• Deer Flies Deer flies are a very aggressive fly species that delivers painful bites. Their mouths feature razor-like lips which can slice skin to feed on the blood. Some people have allergic reactions to the bites. The USDA warns that these flies are the chief bloodsuckers during summer months in the U.S. They are capable of carrying Tularemia (rabbit fever), which would need treatments with antibiotics.
  • Black Flies Also referred to as buffalo gnats, these flies are common in the U.S. and also slash the skin to feed on blood. Fortunately, they don’t usually transmit diseases. Their bites create a scab, and some people experience an itchy welt growing from it. If the latter occurs, the victim could develop “black fly fever,” characterized by nausea, headaches, fever, or swollen lymph nodes.
  • Biting Midges These flies are referred to loosely as gnats, but also called “no-see-ums” due to their tiny size. A bite from one can result in a blister or red welt that itches. These flies do suck blood, and the bite delivers a painful sting. They can transmit Mansonella ozzardi, a parasite that could produce flu-like symptoms in the victim.

Summary of 9 Bugs and Flies That Look Like Bees

#Bee-like BugWhat Kind of Bug is It?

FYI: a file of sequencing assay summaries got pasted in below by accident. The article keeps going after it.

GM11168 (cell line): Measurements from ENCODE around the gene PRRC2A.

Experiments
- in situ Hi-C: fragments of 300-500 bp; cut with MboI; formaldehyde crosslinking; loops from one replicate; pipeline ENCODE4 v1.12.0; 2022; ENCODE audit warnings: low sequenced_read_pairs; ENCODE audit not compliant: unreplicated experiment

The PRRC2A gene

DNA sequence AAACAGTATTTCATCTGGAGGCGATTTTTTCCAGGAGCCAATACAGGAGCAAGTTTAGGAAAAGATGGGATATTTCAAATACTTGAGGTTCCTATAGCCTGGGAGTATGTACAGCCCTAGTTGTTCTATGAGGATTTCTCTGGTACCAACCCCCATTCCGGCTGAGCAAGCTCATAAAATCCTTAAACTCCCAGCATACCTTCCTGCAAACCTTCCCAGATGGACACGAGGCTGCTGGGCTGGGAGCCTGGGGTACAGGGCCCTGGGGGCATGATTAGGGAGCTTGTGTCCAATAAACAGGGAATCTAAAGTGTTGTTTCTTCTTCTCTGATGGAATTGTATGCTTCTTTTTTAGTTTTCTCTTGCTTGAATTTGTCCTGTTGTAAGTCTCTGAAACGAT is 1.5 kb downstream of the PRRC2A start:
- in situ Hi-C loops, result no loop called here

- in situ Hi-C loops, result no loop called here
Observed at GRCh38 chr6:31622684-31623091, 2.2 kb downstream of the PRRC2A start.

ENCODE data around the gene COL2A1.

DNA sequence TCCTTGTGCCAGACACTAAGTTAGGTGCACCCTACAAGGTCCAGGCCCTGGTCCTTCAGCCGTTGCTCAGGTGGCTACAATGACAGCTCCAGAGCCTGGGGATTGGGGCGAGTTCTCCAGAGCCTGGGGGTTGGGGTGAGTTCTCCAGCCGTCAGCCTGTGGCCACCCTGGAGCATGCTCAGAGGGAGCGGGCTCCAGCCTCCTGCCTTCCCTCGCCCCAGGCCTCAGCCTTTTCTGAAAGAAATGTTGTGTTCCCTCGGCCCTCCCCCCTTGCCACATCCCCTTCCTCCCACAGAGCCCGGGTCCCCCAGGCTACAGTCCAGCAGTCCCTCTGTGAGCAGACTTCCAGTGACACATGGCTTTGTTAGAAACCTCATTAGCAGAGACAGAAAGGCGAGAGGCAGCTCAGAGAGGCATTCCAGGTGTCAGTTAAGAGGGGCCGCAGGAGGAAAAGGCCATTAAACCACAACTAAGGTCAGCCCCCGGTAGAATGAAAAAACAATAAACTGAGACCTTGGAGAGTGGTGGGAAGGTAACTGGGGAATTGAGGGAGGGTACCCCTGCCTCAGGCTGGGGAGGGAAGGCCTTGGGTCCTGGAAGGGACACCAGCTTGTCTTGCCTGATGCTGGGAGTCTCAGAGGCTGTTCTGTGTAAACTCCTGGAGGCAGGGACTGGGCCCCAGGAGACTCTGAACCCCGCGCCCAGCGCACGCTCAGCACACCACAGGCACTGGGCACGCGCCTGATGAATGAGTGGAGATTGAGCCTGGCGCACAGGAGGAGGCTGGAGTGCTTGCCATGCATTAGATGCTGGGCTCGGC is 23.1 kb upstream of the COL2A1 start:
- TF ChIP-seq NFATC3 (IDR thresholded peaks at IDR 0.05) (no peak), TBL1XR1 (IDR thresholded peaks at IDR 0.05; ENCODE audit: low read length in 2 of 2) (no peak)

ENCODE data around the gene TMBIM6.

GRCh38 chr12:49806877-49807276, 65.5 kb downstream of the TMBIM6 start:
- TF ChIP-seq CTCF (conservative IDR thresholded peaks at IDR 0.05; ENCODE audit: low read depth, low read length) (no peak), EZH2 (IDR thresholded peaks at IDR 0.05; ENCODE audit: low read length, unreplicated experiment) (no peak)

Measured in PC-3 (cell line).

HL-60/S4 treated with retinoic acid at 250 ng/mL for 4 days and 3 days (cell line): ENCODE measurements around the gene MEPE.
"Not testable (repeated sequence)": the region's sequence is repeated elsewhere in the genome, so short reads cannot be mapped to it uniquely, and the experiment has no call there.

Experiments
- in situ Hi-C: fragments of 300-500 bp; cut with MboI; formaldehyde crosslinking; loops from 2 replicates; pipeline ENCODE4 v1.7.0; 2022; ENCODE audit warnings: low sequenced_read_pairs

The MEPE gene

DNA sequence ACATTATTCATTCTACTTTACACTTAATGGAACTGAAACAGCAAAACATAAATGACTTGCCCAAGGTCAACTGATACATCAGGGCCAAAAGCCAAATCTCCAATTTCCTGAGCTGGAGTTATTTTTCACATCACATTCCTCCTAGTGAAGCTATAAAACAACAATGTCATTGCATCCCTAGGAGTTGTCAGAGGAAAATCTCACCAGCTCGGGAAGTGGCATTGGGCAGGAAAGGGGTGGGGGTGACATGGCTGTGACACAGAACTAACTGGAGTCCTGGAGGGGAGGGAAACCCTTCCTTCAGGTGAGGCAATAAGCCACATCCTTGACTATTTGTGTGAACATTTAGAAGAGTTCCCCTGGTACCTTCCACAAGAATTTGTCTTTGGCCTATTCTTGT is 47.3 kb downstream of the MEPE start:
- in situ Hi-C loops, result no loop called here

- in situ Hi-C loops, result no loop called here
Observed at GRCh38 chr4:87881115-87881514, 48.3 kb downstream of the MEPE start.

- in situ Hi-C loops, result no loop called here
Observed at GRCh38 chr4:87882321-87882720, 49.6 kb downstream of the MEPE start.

1HoverfliesType of fly
2Bee FliesType of fly
3 Parasitic FliesType of fly
4Bee BeetleBeetle
5WaspsWasp
6Yellowjackets or HornetsType of wasp
7Cicada KillersType of wasp
8Common Drone FliesType of fly
9Raspberry Crown BorersType of moth

The photo featured at the top of this post is © MRS. NUCH SRIBUANOY/Shutterstock.com


Sources

  1. North Dakota State University Extension, Available here: https://www.ndsu.edu/agriculture/extension/publications/insects-look-bees
  2. Michigan State University Extension, Available here: https://www.canr.msu.edu/news/insects-that-look-like-bees
  3. Farm Food Family, Available here: https://farmfoodfamily.com/flies-that-look-like-bees/
  4. Bee Spotter, Available here: https://beespotter.org/topics/mimics/
Share on:
About the Author

I hold seven years of professional experience in the content world, focusing on nature, and wildlife. Asides from writing, I enjoy surfing the internet and listening to music.

Thank you for reading! Have some feedback for us? Contact the AZ Animals editorial team.